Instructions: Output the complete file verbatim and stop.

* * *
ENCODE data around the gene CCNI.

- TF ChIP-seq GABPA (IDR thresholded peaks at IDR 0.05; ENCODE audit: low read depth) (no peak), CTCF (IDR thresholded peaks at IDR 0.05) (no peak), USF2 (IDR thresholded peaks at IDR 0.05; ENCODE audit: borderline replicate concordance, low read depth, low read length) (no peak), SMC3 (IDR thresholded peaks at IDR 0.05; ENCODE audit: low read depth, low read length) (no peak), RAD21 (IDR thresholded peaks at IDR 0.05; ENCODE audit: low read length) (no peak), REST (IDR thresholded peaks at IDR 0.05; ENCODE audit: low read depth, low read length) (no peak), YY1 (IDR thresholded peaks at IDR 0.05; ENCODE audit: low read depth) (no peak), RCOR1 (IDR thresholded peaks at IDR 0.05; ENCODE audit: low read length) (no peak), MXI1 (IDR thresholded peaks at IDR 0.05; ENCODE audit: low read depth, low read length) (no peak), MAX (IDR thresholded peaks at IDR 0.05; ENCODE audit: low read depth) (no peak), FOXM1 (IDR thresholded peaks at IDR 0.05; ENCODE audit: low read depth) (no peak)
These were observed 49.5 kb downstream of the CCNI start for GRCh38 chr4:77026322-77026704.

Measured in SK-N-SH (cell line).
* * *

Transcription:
ENCODE data around the gene CCNI.

- TF ChIP-seq GABPA (IDR thresholded peaks at IDR 0.05; ENCODE audit: low read depth) (no peak), CTCF (IDR thresholded peaks at IDR 0.05) (no peak), USF2 (IDR thresholded peaks at IDR 0.05; ENCODE audit: borderline replicate concordance, low read depth, low read length) (no peak), SMC3 (IDR thresholded peaks at IDR 0.05; ENCODE audit: low read depth, low read length) (no peak), RAD21 (IDR thresholded peaks at IDR 0.05; ENCODE audit: low read length) (no peak), REST (IDR thresholded peaks at IDR 0.05; ENCODE audit: low read depth, low read length) (no peak), YY1 (IDR thresholded peaks at IDR 0.05; ENCODE audit: low read depth) (no peak), RCOR1 (IDR thresholded peaks at IDR 0.05; ENCODE audit: low read length) (no peak), MXI1 (IDR thresholded peaks at IDR 0.05; ENCODE audit: low read depth, low read length) (no peak), MAX (IDR thresholded peaks at IDR 0.05; ENCODE audit: low read depth) (no peak), FOXM1 (IDR thresholded peaks at IDR 0.05; ENCODE audit: low read depth) (no peak)
These were observed 49.5 kb downstream of the CCNI start for GRCh38 chr4:77026322-77026704.

Measured in SK-N-SH (cell line).